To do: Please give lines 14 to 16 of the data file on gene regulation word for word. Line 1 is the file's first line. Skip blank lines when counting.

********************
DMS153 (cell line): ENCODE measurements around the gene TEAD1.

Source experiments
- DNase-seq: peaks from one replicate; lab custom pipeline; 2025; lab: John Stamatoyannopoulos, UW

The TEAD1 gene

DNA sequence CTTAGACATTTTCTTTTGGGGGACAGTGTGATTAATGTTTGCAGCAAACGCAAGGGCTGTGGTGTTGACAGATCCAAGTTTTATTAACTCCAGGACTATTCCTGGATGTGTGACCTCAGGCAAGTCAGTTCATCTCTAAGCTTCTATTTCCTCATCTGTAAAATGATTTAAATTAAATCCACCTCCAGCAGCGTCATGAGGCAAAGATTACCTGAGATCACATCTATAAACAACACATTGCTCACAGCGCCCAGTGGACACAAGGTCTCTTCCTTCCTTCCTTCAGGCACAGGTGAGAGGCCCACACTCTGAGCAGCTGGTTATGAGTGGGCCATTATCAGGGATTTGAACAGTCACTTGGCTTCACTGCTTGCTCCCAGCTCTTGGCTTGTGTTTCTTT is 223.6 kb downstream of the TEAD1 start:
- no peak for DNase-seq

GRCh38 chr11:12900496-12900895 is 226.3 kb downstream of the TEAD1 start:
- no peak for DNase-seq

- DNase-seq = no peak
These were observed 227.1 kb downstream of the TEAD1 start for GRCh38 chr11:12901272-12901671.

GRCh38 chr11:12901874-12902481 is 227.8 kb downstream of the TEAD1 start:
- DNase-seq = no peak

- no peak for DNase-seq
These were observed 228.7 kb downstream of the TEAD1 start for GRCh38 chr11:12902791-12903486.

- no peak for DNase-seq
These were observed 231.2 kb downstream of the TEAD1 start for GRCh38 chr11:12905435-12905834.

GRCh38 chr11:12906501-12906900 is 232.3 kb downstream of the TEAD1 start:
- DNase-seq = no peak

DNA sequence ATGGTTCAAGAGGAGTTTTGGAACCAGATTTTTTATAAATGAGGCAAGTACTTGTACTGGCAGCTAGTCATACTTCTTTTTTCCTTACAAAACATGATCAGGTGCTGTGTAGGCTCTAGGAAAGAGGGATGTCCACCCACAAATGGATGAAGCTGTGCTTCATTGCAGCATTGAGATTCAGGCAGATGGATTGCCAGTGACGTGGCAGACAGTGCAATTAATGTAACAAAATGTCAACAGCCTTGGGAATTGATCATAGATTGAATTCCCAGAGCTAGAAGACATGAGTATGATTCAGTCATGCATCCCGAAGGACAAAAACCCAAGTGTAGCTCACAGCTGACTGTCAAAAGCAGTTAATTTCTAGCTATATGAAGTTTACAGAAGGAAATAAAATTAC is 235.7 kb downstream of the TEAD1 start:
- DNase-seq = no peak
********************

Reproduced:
These were observed 228.7 kb downstream of the TEAD1 start for GRCh38 chr11:12902791-12903486.

- no peak for DNase-seq
These were observed 231.2 kb downstream of the TEAD1 start for GRCh38 chr11:12905435-12905834.